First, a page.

Enjoying the River Country

Author Anonymous

Malone is the river country, and there are so many ways to enjoy these living bodies of water. No matter what speed we wish to travel, there's a local, lovely, option to enjoy.

Rivers were civilization's first highways. Water powered the famous mills that ground the flour from wheat, drove the first factories, and provided food. It's no wonder Malone sprang up along the Salmon River.

Here's a spring season view from the Park Street Boat Launch in Malone.

Malone has some fine access points to the Salmon River, like the Park Street boat launch

spring is for whitewater

Our fishing season starts April 1st, and our rivers are stocked with trout from the Chateaugay Fish Hatchery. Malone is the center of an entire river network, with rugged, rocky bottoms and convoluted shorelines. Just the way trout, and trout anglers, like.

The NY Department of Conservation has designated access areas along all the major rivers. The Salmon, Chateaugay, and Marble rivers offer shoreline fishing in some of the most promising brown and rainbow trout habitat, while the Osgood River also has bass and northern pike.

Salmon River, near Bill King Park in Whippleville

There's also the spectacular scenic wonders of local waterfalls. Chasm Falls is roadside accessible, located in the scenic village of Whippleville, with its abundant river scenery. Try Chasm Falls Loop for a fine biking, or driving, loop.

Later in the season, experience the amazing Chateaugay Chasm, one hundred and twenty feet of waterfalls carved out of a rugged cliff. A 1.5 mile hiking path to the thirty-foot drop of High Falls, in the Titusville Mountain State Forest, is another way to enjoy the roar of falling water, and there are other, smaller, waterfalls to enjoy along the trail.Chasm Falls is in full glory in the spring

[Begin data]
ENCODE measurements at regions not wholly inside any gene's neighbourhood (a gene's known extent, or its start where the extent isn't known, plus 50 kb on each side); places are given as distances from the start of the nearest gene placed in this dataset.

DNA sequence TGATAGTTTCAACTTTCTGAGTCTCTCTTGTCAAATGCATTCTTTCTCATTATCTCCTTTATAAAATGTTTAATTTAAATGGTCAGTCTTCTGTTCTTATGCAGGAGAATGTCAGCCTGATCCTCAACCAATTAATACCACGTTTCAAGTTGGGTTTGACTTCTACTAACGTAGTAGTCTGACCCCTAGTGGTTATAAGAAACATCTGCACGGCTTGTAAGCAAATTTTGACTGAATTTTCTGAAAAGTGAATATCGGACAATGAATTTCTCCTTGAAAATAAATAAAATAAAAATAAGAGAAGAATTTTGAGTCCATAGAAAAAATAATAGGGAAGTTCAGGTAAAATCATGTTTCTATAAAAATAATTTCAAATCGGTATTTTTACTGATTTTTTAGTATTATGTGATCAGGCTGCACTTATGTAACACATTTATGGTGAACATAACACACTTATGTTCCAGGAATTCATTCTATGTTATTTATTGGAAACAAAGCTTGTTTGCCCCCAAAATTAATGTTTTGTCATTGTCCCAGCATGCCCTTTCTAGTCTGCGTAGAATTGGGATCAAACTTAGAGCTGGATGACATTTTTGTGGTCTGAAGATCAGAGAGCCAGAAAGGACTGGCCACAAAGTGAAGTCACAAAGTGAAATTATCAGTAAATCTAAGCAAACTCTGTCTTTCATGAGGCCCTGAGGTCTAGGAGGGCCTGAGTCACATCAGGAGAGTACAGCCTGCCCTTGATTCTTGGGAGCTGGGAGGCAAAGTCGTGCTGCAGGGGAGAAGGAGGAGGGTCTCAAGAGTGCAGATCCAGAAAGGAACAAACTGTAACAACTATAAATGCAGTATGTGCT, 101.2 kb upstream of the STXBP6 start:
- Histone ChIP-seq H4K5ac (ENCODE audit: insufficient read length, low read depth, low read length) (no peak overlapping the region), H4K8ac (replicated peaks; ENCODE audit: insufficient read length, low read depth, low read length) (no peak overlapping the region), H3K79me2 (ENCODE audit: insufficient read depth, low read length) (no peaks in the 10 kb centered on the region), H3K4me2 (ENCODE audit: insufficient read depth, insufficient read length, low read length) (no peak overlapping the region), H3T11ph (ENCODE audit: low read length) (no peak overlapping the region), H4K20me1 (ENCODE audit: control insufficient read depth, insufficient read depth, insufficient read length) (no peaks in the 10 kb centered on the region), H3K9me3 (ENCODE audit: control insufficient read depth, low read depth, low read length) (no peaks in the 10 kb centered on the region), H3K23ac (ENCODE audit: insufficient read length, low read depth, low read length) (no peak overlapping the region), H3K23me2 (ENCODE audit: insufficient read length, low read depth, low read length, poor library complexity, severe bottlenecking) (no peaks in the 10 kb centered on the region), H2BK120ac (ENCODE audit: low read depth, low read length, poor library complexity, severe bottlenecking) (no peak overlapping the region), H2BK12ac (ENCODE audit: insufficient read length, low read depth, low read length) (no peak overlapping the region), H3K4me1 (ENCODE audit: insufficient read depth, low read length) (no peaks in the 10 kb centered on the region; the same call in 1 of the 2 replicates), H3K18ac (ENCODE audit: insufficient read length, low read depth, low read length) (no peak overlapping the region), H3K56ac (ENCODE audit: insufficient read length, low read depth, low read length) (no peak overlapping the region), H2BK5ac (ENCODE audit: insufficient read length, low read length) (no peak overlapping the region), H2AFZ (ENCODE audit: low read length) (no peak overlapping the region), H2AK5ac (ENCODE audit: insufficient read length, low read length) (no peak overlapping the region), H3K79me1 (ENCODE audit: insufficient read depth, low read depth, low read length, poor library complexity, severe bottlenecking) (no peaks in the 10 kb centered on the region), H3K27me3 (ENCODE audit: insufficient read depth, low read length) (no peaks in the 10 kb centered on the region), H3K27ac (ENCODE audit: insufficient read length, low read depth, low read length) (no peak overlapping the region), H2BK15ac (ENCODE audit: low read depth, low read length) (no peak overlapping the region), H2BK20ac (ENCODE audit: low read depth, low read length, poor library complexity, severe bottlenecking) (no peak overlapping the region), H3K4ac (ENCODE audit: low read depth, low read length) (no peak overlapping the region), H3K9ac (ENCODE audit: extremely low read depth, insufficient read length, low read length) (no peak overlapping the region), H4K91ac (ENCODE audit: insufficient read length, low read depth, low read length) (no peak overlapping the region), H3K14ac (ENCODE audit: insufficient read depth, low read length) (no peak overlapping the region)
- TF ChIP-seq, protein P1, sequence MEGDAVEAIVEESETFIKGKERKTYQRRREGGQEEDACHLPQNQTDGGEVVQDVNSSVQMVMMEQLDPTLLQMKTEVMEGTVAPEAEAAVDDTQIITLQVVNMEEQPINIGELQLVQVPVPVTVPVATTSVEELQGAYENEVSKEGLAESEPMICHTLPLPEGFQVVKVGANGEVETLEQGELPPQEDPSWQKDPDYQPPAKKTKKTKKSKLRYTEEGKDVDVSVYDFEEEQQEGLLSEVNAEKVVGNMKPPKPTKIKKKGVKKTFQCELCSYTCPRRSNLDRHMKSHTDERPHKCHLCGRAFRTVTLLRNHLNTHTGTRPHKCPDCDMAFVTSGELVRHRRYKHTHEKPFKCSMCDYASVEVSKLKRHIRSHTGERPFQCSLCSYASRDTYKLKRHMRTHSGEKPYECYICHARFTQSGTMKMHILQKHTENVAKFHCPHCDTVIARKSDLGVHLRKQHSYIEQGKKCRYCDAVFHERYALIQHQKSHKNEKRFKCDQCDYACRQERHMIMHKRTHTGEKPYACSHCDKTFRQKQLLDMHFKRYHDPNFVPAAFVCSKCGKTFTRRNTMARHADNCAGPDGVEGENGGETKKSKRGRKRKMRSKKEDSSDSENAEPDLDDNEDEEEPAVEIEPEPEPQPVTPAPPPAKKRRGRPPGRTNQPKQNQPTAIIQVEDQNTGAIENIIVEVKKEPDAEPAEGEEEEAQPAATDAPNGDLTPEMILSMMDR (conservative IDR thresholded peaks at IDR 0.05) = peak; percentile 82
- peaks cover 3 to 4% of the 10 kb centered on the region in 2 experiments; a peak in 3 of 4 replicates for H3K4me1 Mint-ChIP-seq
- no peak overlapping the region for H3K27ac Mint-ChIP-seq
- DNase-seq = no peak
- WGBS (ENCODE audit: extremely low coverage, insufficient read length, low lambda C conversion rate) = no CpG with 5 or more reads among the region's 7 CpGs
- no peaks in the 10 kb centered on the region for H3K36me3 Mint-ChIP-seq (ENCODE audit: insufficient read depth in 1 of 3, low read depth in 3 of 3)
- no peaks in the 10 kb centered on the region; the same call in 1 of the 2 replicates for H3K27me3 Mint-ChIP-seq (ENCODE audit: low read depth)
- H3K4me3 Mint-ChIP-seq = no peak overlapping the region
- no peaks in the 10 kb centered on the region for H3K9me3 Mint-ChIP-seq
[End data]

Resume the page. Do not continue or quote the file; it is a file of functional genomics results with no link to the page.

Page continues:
For those with a yen for getting up close and personal with the river, there's some fine whitewater kayaking.

The Chasm Falls section of the Salmon River is 0.5 miles long and has been rated as a class V+ section. Put-in (Latitude: 44.7457, Longitude: -74.22281) at the bend of the road below the falls on Route 27, and take-out at the intersection with Brick Church Road (Latitude: 44.75329, Longitude: -74.21701).

Lower Chateugay Lake to Cooks Mill is a 12.2 mile section through a deep gorge, ranging from II-V+ during normal flows. Put-in at the bridge at Cromp Road/Bunker Hill Road, (Latitude: 44.840774, Longitude: -74.041016) and take-out near the intersection of Hartnett & Healy Roads, (Latitude: 44.896343, Longitude: -74.086490) where the river slows and widens.

Route 374 to Cooks Mill is also class II-V+ along a 3.5 mile long section. Put-in (Latitude: 44.940296, Longitude: -74.080930) at the intersection of Marble River and State Route 374, and take-out is at the fork of the river (Latitude: 44.959087, Longitude: -74.130944).

Salmon River in the Westernville area, patches of tricky water

summer is for camping

And swimming, and boating, and roasting marshmallows on a stick. Malone has a number of riverfront campgrounds, including the NYS campground, Meacham Lake. The lake leads to the Osgood River, which winds all the way down to Osgood Lake, near Saranac Lake.

It makes for a lovely scenic paddle.

Meacham Lake is the gateway to the Osgood River

Our riverfront campgrounds come with plenty of amentities, such as swimming areas, hiking trails, fire pits, and other great additions to a family camping trip. Get the children out among the woods and water and see them surprise us with their new attention spans.